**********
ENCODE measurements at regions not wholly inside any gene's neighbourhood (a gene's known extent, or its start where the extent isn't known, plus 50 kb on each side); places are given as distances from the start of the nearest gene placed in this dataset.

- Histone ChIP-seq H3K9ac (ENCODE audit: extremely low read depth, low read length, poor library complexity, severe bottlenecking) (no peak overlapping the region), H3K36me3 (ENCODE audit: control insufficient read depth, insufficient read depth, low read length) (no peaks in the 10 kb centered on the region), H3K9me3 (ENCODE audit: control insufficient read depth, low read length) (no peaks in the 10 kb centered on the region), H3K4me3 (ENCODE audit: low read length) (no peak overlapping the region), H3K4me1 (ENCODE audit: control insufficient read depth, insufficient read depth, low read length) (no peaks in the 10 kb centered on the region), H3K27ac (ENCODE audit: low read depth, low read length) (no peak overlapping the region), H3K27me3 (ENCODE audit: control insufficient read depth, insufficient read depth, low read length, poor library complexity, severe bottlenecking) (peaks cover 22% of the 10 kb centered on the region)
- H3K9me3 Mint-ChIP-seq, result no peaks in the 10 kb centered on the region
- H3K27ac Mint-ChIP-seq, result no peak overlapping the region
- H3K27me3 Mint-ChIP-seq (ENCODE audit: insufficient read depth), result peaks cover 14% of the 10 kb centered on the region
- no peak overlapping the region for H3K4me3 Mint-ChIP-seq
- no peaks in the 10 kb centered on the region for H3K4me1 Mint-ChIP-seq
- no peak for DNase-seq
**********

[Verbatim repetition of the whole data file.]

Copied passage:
ENCODE measurements at regions not wholly inside any gene's neighbourhood (a gene's known extent, or its start where the extent isn't known, plus 50 kb on each side); places are given as distances from the start of the nearest gene placed in this dataset.

- Histone ChIP-seq H3K9ac (ENCODE audit: extremely low read depth, low read length, poor library complexity, severe bottlenecking) (no peak overlapping the region), H3K36me3 (ENCODE audit: control insufficient read depth, insufficient read depth, low read length) (no peaks in the 10 kb centered on the region), H3K9me3 (ENCODE audit: control insufficient read depth, low read length) (no peaks in the 10 kb centered on the region), H3K4me3 (ENCODE audit: low read length) (no peak overlapping the region), H3K4me1 (ENCODE audit: control insufficient read depth, insufficient read depth, low read length) (no peaks in the 10 kb centered on the region), H3K27ac (ENCODE audit: low read depth, low read length) (no peak overlapping the region), H3K27me3 (ENCODE audit: control insufficient read depth, insufficient read depth, low read length, poor library complexity, severe bottlenecking) (peaks cover 22% of the 10 kb centered on the region)
- H3K9me3 Mint-ChIP-seq, result no peaks in the 10 kb centered on the region
- H3K27ac Mint-ChIP-seq, result no peak overlapping the region
- H3K27me3 Mint-ChIP-seq (ENCODE audit: insufficient read depth), result peaks cover 14% of the 10 kb centered on the region
- no peak overlapping the region for H3K4me3 Mint-ChIP-seq
- no peaks in the 10 kb centered on the region for H3K4me1 Mint-ChIP-seq
- no peak for DNase-seq